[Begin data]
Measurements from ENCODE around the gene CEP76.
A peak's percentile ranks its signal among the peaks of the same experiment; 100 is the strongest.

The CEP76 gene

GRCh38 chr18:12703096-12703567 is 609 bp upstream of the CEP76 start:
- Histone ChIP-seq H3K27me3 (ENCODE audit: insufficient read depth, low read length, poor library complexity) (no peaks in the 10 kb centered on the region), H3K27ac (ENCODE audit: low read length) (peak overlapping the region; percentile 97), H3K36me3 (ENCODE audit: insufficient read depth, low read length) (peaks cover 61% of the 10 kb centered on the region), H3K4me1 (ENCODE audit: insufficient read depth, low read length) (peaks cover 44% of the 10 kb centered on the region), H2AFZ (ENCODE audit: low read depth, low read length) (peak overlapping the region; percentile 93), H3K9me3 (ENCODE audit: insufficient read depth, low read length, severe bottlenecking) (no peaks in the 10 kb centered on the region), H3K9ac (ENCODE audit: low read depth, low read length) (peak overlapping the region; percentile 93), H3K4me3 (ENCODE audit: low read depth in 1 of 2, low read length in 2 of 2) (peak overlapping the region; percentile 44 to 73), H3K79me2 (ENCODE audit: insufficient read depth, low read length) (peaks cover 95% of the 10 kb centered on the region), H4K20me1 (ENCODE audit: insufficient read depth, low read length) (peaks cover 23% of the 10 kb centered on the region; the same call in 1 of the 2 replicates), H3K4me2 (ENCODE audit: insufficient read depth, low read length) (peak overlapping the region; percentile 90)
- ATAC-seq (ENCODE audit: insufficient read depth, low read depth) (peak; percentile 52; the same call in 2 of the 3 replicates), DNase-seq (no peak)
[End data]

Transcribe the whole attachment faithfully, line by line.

Measurements from ENCODE around the gene CEP76.
A peak's percentile ranks its signal among the peaks of the same experiment; 100 is the strongest.

The CEP76 gene

GRCh38 chr18:12703096-12703567 is 609 bp upstream of the CEP76 start:
- Histone ChIP-seq H3K27me3 (ENCODE audit: insufficient read depth, low read length, poor library complexity) (no peaks in the 10 kb centered on the region), H3K27ac (ENCODE audit: low read length) (peak overlapping the region; percentile 97), H3K36me3 (ENCODE audit: insufficient read depth, low read length) (peaks cover 61% of the 10 kb centered on the region), H3K4me1 (ENCODE audit: insufficient read depth, low read length) (peaks cover 44% of the 10 kb centered on the region), H2AFZ (ENCODE audit: low read depth, low read length) (peak overlapping the region; percentile 93), H3K9me3 (ENCODE audit: insufficient read depth, low read length, severe bottlenecking) (no peaks in the 10 kb centered on the region), H3K9ac (ENCODE audit: low read depth, low read length) (peak overlapping the region; percentile 93), H3K4me3 (ENCODE audit: low read depth in 1 of 2, low read length in 2 of 2) (peak overlapping the region; percentile 44 to 73), H3K79me2 (ENCODE audit: insufficient read depth, low read length) (peaks cover 95% of the 10 kb centered on the region), H4K20me1 (ENCODE audit: insufficient read depth, low read length) (peaks cover 23% of the 10 kb centered on the region; the same call in 1 of the 2 replicates), H3K4me2 (ENCODE audit: insufficient read depth, low read length) (peak overlapping the region; percentile 90)
- ATAC-seq (ENCODE audit: insufficient read depth, low read depth) (peak; percentile 52; the same call in 2 of the 3 replicates), DNase-seq (no peak)